Tuesday, July 3, 2007

Thompson and Cuban migrants -- the real issue got lost

The flap over Senator Thompson’s remarks linking immigration from Cuba to the threat of terrorism has just about played itself out.

It gave Senator Clinton an opportunity to wax indignant at a candidates’ forum in Florida last weekend: “I was appalled when one of the people running for or about to run for the Republican nomination talked about Cuban refugees as potential terrorists.”

It gave Senator Thompson a chance to clarify his original statement by stating that Cuba should continue to be designated as a state sponsor of terrorism, and expressing solidarity with the Cuban American community and the contributions of Gloria Estefan and others to America.

Some didn’t buy it. At Babalu, this reader is one among many Cuban Americans who are still smarting:

“…stand him [Thompson] before an anti-immigrant crowd in South Carolina (where I believe the Confederate Flag still flies over the State Capitol), and he does not hesitate to lump all Cuban ‘immigrants’ together with other ‘terrorists’ sneaking suit case bombs into the country. It was plain old fashioned racist pandering of the worst kind. His attempt to clarify was less than satisfying.”

Others bought it, hook, line, and sinker, such as this blogger at 26th Parallel, who ignored the fact that Ana Belen Montes did not sneak across the Rio Grande – she is American by birth:

“I came to the conclusion that his comments weren’t directed at Cubans fleeing castro but at the spies such as Ana Belen Montes that we’ve come to know so well.”

What the flap has not done is lead to a discussion about U.S. policy toward Cuban migrants.

In his clarification, Senator Thompson says he is worried about Cuba sending “agents and provocateurs” who could “slip through” our “porous southern border.”

What the Senator misses is that Cubans, unlike people of any other nationality who arrive at the border without a visa, don’t have to “slip through.”

Every day of the week, they walk right in.

They present their Cuban passport at the border station and they are simply admitted – they are granted “parole,” which waives all the rules that would keep an illegal immigrant out, and has nothing to do with refugee or asylee status or any demonstration of a fear of persecution if returned to Cuba. The same thing applies to those who have no visa and reach our shores in boats.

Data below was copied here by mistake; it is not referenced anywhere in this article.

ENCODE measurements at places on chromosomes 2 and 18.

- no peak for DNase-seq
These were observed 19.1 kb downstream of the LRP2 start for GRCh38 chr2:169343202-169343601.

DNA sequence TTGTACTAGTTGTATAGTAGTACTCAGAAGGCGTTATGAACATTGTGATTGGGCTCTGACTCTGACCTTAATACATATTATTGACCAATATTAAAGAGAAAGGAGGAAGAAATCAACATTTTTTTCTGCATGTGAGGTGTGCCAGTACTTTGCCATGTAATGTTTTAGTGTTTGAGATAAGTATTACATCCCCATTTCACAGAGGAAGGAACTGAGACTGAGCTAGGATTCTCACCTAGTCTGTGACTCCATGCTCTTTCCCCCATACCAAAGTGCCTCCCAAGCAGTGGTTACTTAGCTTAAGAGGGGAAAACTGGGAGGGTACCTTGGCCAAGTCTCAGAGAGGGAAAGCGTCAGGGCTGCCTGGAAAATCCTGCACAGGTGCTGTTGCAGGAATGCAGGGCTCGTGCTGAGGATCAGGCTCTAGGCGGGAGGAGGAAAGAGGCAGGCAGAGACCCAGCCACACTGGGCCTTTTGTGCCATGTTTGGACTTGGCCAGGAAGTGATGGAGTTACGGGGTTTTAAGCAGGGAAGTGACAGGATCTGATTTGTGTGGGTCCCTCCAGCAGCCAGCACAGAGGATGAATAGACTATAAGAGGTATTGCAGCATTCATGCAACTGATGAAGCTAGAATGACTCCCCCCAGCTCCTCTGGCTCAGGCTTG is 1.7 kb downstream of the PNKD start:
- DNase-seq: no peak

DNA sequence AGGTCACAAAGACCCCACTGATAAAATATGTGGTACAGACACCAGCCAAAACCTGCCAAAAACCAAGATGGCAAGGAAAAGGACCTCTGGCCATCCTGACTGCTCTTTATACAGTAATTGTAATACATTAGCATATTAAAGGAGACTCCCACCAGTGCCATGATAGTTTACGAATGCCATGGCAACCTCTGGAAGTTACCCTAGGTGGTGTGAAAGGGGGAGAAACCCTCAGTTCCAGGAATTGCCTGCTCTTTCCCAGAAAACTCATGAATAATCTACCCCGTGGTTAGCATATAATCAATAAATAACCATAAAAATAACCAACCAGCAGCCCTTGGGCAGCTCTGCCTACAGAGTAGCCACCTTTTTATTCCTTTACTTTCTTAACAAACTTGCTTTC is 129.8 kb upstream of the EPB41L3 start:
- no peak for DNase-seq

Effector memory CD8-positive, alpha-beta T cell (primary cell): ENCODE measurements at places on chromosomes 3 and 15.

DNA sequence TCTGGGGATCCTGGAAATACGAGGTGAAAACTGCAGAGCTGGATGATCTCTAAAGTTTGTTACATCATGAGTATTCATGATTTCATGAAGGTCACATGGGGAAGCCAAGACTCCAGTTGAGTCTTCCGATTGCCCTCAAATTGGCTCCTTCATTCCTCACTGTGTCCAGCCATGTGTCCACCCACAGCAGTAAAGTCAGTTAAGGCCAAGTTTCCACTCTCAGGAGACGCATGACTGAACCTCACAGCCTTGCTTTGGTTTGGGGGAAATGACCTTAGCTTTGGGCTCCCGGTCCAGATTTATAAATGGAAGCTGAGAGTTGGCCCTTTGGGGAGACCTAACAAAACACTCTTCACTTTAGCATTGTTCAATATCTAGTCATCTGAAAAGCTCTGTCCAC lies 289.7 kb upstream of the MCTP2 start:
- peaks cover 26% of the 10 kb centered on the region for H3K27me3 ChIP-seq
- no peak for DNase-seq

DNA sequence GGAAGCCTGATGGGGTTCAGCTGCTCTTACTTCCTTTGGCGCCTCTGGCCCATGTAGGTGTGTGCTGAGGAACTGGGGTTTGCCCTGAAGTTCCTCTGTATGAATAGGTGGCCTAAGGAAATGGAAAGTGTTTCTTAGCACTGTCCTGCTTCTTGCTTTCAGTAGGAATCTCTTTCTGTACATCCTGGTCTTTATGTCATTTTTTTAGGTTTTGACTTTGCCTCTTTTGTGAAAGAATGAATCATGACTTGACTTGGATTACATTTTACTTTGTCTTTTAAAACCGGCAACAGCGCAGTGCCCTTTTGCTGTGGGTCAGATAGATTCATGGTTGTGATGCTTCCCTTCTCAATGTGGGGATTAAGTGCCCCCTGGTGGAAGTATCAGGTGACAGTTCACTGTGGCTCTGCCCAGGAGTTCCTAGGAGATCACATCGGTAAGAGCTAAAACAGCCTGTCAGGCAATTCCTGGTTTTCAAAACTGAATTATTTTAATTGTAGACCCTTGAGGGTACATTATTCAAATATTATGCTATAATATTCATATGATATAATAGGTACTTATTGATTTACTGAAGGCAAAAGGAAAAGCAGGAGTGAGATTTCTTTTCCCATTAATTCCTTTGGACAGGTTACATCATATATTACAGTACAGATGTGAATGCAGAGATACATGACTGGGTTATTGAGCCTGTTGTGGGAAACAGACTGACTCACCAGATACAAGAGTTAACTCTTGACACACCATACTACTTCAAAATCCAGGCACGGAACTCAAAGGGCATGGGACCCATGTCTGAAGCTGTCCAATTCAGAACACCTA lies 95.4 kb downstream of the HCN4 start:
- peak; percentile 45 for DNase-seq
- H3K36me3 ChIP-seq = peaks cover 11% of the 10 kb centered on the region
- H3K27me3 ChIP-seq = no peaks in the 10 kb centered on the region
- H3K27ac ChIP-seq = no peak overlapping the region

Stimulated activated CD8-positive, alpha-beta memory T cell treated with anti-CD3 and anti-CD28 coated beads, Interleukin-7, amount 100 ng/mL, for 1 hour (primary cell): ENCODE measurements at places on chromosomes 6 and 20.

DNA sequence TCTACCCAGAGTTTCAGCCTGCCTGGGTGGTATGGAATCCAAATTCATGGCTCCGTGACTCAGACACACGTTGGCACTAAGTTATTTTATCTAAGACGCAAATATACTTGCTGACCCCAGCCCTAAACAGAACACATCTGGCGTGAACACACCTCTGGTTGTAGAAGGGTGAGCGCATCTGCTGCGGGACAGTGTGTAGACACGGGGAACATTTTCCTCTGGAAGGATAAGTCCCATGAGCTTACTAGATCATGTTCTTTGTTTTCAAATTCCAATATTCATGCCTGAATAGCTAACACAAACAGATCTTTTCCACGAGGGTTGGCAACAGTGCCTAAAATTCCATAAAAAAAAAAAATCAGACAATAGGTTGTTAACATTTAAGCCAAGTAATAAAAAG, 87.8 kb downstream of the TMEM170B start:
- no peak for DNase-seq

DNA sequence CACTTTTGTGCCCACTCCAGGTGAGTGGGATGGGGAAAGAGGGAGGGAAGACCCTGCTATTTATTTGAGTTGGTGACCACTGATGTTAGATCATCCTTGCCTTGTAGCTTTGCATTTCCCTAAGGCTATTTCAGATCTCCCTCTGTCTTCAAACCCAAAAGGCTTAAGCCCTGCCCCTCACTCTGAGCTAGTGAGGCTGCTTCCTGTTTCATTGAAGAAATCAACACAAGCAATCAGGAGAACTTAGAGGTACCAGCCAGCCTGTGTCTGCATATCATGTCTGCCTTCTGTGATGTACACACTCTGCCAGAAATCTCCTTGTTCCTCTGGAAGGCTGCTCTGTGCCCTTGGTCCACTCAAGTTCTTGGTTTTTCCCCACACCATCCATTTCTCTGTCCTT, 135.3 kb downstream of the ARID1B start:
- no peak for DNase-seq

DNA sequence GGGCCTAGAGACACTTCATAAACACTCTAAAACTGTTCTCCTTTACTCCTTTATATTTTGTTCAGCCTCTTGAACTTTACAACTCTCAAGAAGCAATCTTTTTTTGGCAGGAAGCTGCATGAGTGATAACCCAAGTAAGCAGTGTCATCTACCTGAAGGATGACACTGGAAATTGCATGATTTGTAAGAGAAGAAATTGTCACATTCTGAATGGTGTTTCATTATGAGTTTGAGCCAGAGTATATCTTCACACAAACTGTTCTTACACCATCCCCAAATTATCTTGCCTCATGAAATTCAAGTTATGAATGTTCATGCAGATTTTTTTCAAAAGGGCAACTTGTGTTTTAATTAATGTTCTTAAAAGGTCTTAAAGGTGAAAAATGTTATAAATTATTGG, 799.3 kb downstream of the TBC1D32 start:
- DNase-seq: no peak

If Fidel Castro wanted to infiltrate operatives into the United States, we could hardly design a better system for him.

Agree with it or not, it is a policy that responds entirely to humanitarian and/or electoral impulses, not to U.S. national security interests.

In other words, we could build a fence along the entire border, electrify it, and station a half million troops there – but as long as current policies toward Cuban migrants are maintained, the supposed danger against which Senator Thompson warned would remain.

So Senator Thompson raised a question that still has not been answered: If Cuba is a threat to U.S. national security, and if there is a risk that Cuba would infiltrate terrorists or intelligence agents posing as everyday Cuban migrants, how would he change U.S. immigration policies to address that threat?

6 comments:

Mambi_Watch said...

Great post.

Your question is bound to stump anyone who continues to support US policies towards Cuba, especially that which designates Cuba as a state sponsor of terrorism.

Its an honest question that should be raised by all Americans.

Donna said...

That IS a very good point.

Henry Gomez said...

Ana Belen Montes was Puerto Rican, but there have been others such as the WASP spy network that have come over either through "el bombo" or other methods. Besides any "Cubanologo" should know about the high speed human smuggling boats that are routinely reaching the shores of the US and offloading their cargo. Besides legit migrants who scrounged up the thousands of dollars to come, who else is coming with them? Obviously these vessels are entering Cuban territory with the knowledge of at least some Cuban officials.

Phil Peters said...

Henry, that is what I meant by "those who reach our shores in boats."

Those who come illegally, i.e. with no visa, whether by raft or by speedboat where their family pays a smuggler, are allowed in with no effective screening. Like those who present themselves at the Mexican border, they are in within hours.

If Sen. Thompson is worried about a security threat in that flow of migrants, you would think he would end this open-door policy, which is not required by the Cuban Adjustment Act.

Of course, if he did that, he would have a political problem that would not be fixed by more statements about Gloria Estefan.

But I really doubt that that's where he will end up.

Again, I recognize the humanitarian (and electoral) basis of our current policy toward Cuban migrants. But it's a pre-9/11 policy in a post-9/11 world. It can't be squared with a serious concern about security.

leftside said...

Cuba has never acted offesively against the US on our soil. Sure Cuba has intelligence folks here to tell them what is going on, but if Cuba ever had a reason to react "pre-emptively" those days are long past, and hopefully will not return.

Anonymous said...

What Thompson and others should be concerned about is the preferential treatment Cuban exiles still get. One of my aunts, who's in her 70s, decided to stay in the US after receiving a visa to visit her children in the US. After two years, she gets $600 for rent expenses and over $200 in food stamps. My mother, who worked in the US for over twenty years, gets a little less through social security. Is this fair? No wonder Cuban citizens will do anything to get here! Isn't this paradise for my aunt and others like her?